As the cancer keeps spreading throughout my body I am very aware that Jesus is my Lord and Saviour in whom I can depend, and that all other ground is sinking sand. I am so grateful to God for everything. I am thankful for who God is, his majesty, his splendour, and his promises. I am thankful for my family, friends and life. I am so thankful to God for the resurrection of Jesus which means I will have victory over death and don’t need to fear pain or the dying process. It is such a comfort to read:

‘“Death has been swallowed up in victory”
“Where, O death, is your victory?
Where, O death, is Your sting?”

The sting of death is sin and the power of sin is the law. But thanks be to God. He gives us the victory through our Lord Jesus Christ’. 1 Corinthians 15:55‐56

As I get sicker and spend a lot of time lying down in pain, I sometimes wonder what use I am to God and what he wants me to do ... now. I miss being able to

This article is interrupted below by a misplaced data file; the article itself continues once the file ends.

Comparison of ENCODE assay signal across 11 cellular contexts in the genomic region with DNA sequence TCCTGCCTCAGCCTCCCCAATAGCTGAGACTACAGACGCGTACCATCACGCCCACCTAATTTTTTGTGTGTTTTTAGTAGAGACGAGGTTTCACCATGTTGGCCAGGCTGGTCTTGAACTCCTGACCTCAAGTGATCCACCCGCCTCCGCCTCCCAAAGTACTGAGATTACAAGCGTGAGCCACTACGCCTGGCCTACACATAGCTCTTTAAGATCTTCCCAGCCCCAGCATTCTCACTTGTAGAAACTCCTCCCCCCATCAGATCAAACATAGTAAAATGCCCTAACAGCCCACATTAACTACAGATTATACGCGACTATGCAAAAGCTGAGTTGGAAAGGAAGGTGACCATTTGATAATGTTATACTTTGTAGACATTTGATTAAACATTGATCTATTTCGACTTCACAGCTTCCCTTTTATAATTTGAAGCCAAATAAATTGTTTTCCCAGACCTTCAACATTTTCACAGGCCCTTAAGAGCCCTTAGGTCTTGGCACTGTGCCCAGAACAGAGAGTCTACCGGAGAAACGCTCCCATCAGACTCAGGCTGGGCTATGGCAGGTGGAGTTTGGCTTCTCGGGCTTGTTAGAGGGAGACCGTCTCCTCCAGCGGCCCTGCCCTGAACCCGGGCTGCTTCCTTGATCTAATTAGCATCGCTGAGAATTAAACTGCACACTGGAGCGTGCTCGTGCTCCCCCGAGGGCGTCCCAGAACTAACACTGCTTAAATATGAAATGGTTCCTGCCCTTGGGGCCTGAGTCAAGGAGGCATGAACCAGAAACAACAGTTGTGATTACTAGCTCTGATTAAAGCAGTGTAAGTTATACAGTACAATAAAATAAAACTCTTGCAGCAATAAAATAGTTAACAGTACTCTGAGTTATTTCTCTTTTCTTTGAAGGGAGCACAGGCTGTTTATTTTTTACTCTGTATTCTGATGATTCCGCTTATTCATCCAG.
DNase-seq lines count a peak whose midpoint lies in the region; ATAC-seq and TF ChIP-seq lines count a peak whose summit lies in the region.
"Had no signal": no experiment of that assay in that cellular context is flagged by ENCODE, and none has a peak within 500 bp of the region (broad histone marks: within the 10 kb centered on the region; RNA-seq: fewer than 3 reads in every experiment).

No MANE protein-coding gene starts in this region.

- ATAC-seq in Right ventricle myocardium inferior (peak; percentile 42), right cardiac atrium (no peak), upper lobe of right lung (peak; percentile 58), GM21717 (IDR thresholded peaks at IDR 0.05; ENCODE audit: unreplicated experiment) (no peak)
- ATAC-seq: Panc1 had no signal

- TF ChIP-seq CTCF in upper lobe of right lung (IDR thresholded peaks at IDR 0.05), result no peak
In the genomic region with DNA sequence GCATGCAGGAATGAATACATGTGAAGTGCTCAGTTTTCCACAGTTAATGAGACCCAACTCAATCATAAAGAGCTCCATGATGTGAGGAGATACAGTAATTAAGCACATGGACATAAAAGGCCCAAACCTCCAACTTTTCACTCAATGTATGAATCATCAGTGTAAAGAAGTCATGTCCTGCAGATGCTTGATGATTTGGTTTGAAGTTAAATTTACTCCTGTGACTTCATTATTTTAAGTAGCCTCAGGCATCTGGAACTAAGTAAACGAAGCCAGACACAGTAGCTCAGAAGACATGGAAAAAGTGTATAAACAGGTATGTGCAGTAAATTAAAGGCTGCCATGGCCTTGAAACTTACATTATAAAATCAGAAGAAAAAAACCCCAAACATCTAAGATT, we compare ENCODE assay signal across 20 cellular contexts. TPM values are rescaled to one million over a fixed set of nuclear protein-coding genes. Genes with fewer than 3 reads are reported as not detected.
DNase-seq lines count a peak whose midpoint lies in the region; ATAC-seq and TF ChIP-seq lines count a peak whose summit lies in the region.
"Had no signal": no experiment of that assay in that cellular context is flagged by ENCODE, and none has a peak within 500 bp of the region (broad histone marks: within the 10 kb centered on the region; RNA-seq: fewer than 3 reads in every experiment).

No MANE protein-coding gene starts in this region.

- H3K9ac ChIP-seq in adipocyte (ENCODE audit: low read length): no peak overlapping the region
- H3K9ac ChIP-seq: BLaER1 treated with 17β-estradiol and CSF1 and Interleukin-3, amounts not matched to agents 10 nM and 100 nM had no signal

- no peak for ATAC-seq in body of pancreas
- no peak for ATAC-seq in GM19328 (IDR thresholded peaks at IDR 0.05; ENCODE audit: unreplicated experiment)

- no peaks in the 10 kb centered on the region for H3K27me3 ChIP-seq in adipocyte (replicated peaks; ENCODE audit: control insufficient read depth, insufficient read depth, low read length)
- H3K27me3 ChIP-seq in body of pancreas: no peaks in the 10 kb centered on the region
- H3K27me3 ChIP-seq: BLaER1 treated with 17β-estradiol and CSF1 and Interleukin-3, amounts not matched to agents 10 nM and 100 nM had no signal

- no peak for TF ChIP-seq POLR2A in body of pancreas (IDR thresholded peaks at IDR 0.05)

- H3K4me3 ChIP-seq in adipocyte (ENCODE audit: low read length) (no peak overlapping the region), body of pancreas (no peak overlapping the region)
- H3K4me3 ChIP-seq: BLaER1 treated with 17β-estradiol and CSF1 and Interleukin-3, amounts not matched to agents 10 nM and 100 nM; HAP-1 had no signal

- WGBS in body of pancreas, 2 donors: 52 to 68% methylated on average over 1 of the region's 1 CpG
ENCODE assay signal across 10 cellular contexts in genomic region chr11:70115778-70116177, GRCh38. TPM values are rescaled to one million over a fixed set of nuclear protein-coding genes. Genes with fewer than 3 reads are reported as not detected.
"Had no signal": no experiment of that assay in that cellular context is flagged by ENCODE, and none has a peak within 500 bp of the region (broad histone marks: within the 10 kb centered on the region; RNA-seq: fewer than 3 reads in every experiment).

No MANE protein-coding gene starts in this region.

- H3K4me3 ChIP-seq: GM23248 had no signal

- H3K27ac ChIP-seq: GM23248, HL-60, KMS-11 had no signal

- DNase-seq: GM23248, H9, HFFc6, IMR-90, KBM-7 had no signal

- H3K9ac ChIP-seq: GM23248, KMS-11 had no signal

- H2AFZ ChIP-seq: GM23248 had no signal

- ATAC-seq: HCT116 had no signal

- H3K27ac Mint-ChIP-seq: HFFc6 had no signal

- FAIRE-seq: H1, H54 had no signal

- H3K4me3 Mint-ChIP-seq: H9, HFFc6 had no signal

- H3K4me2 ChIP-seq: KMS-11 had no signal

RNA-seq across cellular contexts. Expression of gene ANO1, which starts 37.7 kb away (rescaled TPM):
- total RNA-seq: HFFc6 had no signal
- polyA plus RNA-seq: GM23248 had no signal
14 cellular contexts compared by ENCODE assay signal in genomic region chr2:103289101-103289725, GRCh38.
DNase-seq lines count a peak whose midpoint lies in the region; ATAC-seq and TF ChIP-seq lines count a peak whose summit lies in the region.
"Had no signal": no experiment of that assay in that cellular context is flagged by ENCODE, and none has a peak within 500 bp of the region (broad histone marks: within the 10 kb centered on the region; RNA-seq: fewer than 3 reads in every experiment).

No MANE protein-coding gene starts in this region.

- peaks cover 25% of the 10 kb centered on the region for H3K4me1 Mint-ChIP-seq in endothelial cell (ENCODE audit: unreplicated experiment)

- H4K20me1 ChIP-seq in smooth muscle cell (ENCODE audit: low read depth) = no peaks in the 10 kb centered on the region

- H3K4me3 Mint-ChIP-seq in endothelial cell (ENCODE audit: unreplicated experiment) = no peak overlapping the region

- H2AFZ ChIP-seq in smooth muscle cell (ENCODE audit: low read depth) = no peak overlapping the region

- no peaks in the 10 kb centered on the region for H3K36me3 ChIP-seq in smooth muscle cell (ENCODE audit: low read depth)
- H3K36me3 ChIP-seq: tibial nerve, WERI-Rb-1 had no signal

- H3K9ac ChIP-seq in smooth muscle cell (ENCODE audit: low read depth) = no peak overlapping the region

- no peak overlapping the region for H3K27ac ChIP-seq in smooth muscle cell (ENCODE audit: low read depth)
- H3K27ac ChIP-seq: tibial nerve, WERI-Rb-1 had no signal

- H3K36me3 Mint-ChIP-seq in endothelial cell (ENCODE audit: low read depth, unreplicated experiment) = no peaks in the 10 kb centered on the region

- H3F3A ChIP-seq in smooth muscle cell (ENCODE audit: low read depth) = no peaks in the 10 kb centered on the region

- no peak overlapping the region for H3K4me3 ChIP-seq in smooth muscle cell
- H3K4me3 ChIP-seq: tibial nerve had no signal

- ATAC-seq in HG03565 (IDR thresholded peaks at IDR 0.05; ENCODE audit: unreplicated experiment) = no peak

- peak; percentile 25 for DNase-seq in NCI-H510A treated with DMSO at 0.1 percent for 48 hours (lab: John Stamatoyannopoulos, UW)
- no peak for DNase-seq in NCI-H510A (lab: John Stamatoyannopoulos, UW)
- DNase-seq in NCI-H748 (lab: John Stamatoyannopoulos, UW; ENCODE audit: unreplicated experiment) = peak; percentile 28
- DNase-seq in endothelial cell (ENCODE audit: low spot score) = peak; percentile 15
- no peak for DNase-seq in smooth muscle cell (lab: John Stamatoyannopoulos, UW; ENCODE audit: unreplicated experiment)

do things. I actually miss physically being able to tidy up! And I miss the joy of serving my husband and kids more.

What is hard is coping with chronic pain and deteriorating health while still navigating the physical and emotional challenges involved with 4 children and a busy husband.

Another challenge is “not knowing”. It is impossible to plan. Last year I had 5 hospital admissions. I have no idea what condition I will be in 6 weeks, let alone whether I will even be alive.
However, I am just so thankful for God’s guidance in the bible. The bible is so clear about what God wants me to do now, even as I get sicker.

‘Be joyful always; pray continuously; give thanks in all circumstances; for this is God’s will for you in Christ Jesus’ 1 Thessalonians 5:16

God is so clear. This is what God wants me to do now. Thank him.